Okay, it’s not reading per se (except for the liner notes), but one the more interesting moments at Tapestry came from the meeting of two musicians jamming long distance: Grammy Award-winning cellist David Darling (in CT) and Hildegard-chanting soprano Norma Gentile (in Toronto). The two musicians improvised and talked about the joys and spirituality of music. David’s latest CD is sweet, soulful, and occasionally haunting.

Honorable Mentions: Joan Chittister (Scarred by Struggle, Transformed by Hope) and David Adams Richards (God Is)

Ever heard of Sister Joan? If you haven’t, you should check out her work. The Erie, PA based Benedictine nun is a prolific author (40+ books) and from an interview we had with her, an incredibly charismatic individual. Another book I’ve been reading is novelist David Adams Richards God Is. Wounded by the arrogance with which God is dismissed within his circle of intellectual elites, Richards opts to find God in the moments, experiences, and miraculous moments of life. This one wasn’t for work, but the suggestion of CBC Ideas producer, Frank Faulk.

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Sports journalism and public relations: The increasingly fuzzy line

April 28, 2010

An interesting discussion is happening over at one of my favourite hockey blogs, Kent Wilson’s Five Hole Fanatics, and at David Staples’s blog at the Edmonton Journal. Freelance blogger and journalist-turned-blogger both ask a key question (implicitly or explicitly): does having access to the Oilers or Flames locker rooms actually result in valuable analysis?

The answer, according to Wilson, is a decided meh.

This discussion overlaps with a case study I finished last week for my media ethics class where I talked about the somewhat incestuous relationship between sports journalists and PR. Do sports journalists (or other journalists) maintain a healthy enough distance from their subjects?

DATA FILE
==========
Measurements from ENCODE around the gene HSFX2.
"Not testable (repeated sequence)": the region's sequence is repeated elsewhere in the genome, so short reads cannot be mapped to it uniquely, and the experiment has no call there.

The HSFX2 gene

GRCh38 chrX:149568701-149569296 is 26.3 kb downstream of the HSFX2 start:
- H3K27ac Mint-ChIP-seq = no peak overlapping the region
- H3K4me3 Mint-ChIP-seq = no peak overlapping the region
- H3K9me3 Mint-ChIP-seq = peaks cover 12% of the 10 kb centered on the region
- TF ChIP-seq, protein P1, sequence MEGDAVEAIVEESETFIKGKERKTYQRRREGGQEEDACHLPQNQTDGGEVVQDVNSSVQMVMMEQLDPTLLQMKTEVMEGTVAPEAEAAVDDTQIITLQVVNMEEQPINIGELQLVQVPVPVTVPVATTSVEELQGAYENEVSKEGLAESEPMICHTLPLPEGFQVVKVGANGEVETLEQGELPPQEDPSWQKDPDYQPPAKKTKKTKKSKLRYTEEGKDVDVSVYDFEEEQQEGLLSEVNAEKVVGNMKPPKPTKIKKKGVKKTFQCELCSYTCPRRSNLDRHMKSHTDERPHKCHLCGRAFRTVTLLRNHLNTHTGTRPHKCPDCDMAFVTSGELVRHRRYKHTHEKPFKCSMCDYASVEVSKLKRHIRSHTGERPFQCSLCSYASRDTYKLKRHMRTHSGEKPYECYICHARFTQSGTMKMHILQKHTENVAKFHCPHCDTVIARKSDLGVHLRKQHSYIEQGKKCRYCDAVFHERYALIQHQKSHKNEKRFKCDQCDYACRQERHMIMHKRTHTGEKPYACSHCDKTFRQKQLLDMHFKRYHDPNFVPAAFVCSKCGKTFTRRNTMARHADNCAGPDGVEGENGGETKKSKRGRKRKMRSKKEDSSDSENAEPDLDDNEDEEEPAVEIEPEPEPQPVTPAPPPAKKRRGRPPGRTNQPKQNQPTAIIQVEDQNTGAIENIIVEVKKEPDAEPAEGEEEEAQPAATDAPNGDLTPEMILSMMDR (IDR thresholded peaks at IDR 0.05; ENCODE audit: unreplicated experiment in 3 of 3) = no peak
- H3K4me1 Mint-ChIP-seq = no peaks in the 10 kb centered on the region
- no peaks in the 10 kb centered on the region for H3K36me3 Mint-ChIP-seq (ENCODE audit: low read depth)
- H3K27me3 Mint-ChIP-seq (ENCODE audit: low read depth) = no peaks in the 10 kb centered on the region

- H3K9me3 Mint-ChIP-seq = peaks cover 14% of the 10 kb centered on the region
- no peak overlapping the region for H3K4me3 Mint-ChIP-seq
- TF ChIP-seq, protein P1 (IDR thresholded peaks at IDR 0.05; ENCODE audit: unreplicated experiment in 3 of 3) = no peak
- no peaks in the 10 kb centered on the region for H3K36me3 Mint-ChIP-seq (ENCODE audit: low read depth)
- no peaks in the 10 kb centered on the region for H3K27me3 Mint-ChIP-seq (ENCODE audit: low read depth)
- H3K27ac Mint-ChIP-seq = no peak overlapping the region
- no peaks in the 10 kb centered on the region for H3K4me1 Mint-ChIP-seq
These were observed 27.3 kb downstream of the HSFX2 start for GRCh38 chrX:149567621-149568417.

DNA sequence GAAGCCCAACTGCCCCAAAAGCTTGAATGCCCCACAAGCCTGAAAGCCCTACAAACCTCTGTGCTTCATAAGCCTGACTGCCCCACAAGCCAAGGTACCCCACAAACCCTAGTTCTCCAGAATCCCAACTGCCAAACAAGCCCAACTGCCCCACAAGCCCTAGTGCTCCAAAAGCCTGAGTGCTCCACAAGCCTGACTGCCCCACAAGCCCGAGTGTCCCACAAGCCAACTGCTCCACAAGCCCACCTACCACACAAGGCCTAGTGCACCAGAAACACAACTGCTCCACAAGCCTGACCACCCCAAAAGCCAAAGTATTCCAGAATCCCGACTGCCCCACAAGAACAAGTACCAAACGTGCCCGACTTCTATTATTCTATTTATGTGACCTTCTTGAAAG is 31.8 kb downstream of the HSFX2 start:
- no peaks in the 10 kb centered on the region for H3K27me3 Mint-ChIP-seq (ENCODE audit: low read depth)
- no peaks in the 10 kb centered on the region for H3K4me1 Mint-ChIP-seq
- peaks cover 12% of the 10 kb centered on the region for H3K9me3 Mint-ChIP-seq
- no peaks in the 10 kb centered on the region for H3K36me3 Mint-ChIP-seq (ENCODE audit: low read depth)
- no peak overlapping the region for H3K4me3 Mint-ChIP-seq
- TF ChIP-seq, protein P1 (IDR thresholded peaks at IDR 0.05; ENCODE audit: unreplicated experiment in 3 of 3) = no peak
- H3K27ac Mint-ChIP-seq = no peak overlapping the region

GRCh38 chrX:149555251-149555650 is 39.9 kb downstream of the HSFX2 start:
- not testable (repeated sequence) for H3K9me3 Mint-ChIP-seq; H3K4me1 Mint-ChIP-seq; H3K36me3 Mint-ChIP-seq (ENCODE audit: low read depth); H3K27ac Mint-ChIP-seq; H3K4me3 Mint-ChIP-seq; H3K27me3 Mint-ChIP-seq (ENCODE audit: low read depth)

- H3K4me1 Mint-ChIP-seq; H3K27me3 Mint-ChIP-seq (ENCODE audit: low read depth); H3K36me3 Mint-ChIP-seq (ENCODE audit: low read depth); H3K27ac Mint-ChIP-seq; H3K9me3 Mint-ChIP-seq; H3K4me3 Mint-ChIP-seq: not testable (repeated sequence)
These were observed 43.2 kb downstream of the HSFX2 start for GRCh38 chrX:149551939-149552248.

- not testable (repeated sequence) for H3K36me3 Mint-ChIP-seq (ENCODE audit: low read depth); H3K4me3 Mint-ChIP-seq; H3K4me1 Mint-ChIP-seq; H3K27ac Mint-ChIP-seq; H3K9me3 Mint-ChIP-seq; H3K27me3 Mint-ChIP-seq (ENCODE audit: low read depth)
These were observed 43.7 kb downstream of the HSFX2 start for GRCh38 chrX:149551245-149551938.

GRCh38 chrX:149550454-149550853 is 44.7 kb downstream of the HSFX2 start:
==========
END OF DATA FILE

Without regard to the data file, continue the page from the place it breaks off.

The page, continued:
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Sports coverage is not exactly known for its hard-hitting investigative journalism.

Katie Stein (Flickr CC)

A sports reporter, more often than not, is a curmudgeonly homer with an affection for puns and classic rock references. Occasional criticism of a local team may involve a question or two about management or coaching decisions, but that’s a rarity. Part armchair coach, part booster, sports reporters pump stories full of quotes and do what they can to keep fans watching, listening, reading.

Teams, in turn, carefully cultivate this relationship to mutual benefit. It’s rare when a sports journalist breaks a story about troubled team dynamics, but equally rare when pundits step out of line and are denied access. When CBC’s Ron Maclean was critical of the on-ice theatrics of Vancouver Canuck Alexandre Burrows, the Canucks refused interviews with CBC the next week. Such incidents are few and far between.

Beyond the obvious symbiosis, the relationship between press and professional sports is often cozier than commonly known.

An editor at the Vancouver Courier did a double take last February while attending a Canucks game. Lisa Smedman noticed Shane Foxman, the CBC TV sports reporter for Vancouver, working the jumbotron crowd, pumping up ‘Nucks fans to yell their signature, “Luuuuuuuuu.” By day, Foxman covered the team for CBC, but was moonlighting with the club as an announcer and commercial break entertainer.

She was perplexed at the apparent conflict of interest. How could he be objective in his reporting on the Canucks while essentially working in their PR department?